Reality TV has become staple entertainment for young people and adults alike. According to Real to Me: Girls and Reality TV, a national survey recently released by GSRI, the vast majority of girls think reality shows “often pit girls against each other to make the shows more exciting” (86 percent). In a survey of more than 1,100 girls around the country, GSRI found that the most popular genres of reality TV are competition (“American Idol,” “Project Runway,” etc.) and real life (“Jersey Shore,” “The Hills,” etc.). Many girls think these programs reflect reality, with 75 percent saying that competition shows and 50 percent saying that real-life shows are “mainly real and unscripted.”

While many in society might view reality TV as a relatively benign phenomenon, GSRI’s research shows significant differences between those girls who consume reality TV on a regular basis and those who do not. Of girls surveyed, regular reality TV viewers differ dramatically from their non-viewing peers in their expectations of peer relationships, their overall self-image, and their understanding of how the world works. GSRI’s findings also suggest that reality TV can function in the lives of girls as a learning tool and as inspiration for getting involved in social causes.

Girl Scouting uses this research to impact programming and advocacy efforts. For example, Girl Scouts addresses media literacy through the new leadership journey series, It’s Your Story—Tell It! by encouraging girls to examine the images they see and reminding them that “Healthy MEdia” begins with ME. And Girl Scouts has crafted the “Healthy Media for Youth Act” to encourage policy makers to support media literacy efforts.

For 100 years, Girl Scouts of the USA has been leading the charge to serve girls across the world. As our girls, and our world, have changed, so too has our organization, tackling complex issues that impact girls’ healthy growth and development. Today, our girls’ lives are increasingly lived in tandem with a robust media presence.

By encouraging our girls to understand the media images they see, we can assist them in understanding and building relationships with their peers, have high self-esteem, learn about health and safety, have fun and discover the world around them.

Letter: Civic Committee’s match questioned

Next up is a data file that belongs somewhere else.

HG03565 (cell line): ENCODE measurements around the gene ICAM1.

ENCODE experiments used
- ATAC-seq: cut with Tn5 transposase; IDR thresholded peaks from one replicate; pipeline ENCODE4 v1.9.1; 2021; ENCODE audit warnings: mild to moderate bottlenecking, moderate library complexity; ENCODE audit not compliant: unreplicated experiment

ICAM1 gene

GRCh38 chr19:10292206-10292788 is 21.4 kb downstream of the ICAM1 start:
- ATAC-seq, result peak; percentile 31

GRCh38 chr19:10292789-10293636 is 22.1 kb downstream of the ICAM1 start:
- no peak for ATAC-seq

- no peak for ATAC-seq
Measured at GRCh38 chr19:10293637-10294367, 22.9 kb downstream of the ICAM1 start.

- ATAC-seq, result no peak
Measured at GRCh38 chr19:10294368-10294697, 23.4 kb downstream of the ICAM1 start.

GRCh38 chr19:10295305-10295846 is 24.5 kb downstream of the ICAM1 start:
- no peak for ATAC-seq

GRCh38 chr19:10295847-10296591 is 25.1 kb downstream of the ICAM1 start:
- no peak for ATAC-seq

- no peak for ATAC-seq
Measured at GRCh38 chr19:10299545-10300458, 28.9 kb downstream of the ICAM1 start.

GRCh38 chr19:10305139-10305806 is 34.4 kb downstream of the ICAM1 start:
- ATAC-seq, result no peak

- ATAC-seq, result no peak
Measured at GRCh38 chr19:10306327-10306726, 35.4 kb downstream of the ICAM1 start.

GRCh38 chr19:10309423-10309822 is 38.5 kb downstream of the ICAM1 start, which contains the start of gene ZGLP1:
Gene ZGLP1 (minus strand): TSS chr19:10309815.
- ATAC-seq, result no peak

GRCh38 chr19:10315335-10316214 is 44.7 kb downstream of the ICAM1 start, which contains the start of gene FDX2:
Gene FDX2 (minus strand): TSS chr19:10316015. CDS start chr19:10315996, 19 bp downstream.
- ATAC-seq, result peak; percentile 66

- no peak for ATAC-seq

in Letters to the Editor by

For years now, the Civic Committee of the Commercial Club of Chicago, a small but very wealthy group, has been railing against public pensions. Last spring, they tried to pass a plan that would cut the pension benefits for teachers, firefighters and other public employees on the promise the plan would save taxpayer dollars.

However, the math of the Civic Committee’s plan is flawed, and the committee knows it. SB512 would have cost taxpayers more than $34 billion in additional money over the next 15 years. And it would have killed the state’s pension systems, leaving hundreds of thousands of teachers and retired teachers in a lurch.

Teachers don’t earn social security. For most, their pension is their life savings. And, they’ve paid for it—9.4 percent of every one of their paychecks has gone toward their retirement plan, a plan they believe is guaranteed by the state’s constitution.

As much as the Civic Committee, a group of Chicago-area millionaires, wants to blame the problems the pension systems are facing on public employees, the committee is wrong.

No, it wasn’t the employees who siphoned money from the pension system. It was lawmakers. In their zeal to end the pension system, has the Civic Committee thought about the future? If the pension system is killed off, what will happen to the hundreds of thousands of teachers who do now or will rely on it for retirement income? They have no social security to fall back on.

Then what? Then what will the Civic Committee do? They act as if public employees are the enemy of this state. We are not. We are representatives of the majority of working people in Illinois. We are the middle class.

We are in every community working diligently to improve our schools and to help our students. We care about the future of our students and their families, and taking away our earned retirement security sets a wrong example. We should all be working to build up the economic status of families, not tear it down.

We are not the enemy. We are Illinois.

Cinda Klickna
President
Illinois Education Association

Letter: Kane transportation department commended for Bliss Road work

in Letters to the Editor by

Thank you to Kane County’s Division of Transportation’s John Guddendorf, and the many different crews working with John, for the excellent road work done on Bliss Road starting just south of Interstate 88 and extending past Bliss Woods Forest Preserve.

John kept the community informed throughout the entire project and listened to what each resident had to say about the job. The crews all worked hard in some pretty hot weather, kept delays to a minimum, and kept a safe and clean roadway at all times.

Thank you to John and to all involved in this project for proving that local government can get the job done quickly, efficiently and leave us with a beautiful roadway.

Mr. and Mrs. Dan Graceffa
Sugar Grove

Letter: The last, best chance for the Sugar Grove Library

in Letters to the Editor by

Finally, after four months of community outrage, the Sugar Grove Library Board has taken a turn toward restoring sanity to the precarious financial situation and acknowledging the possibility they made a mistake.